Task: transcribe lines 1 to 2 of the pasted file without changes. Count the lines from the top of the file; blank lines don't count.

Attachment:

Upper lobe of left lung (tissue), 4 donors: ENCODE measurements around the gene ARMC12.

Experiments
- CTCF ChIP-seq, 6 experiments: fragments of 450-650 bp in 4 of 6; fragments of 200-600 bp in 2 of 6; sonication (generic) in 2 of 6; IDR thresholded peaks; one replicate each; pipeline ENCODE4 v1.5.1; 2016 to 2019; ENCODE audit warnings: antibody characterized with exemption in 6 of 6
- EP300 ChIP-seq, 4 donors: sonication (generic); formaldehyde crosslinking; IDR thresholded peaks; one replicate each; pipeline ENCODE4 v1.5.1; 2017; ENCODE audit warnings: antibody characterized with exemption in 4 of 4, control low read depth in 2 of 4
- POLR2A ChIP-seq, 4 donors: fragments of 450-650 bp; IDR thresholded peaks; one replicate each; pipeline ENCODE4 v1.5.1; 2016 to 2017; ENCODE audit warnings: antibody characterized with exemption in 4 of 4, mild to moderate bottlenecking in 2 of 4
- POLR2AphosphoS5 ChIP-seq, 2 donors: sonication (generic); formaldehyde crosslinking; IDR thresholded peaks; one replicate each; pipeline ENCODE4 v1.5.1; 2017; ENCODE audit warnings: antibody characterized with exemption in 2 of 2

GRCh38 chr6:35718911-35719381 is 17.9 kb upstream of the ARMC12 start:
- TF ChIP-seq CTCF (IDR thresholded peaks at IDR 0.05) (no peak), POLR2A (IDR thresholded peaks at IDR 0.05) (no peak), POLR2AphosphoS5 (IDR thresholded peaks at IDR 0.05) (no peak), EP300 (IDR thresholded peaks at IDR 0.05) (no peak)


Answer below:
Upper lobe of left lung (tissue), 4 donors: ENCODE measurements around the gene ARMC12.

Experiments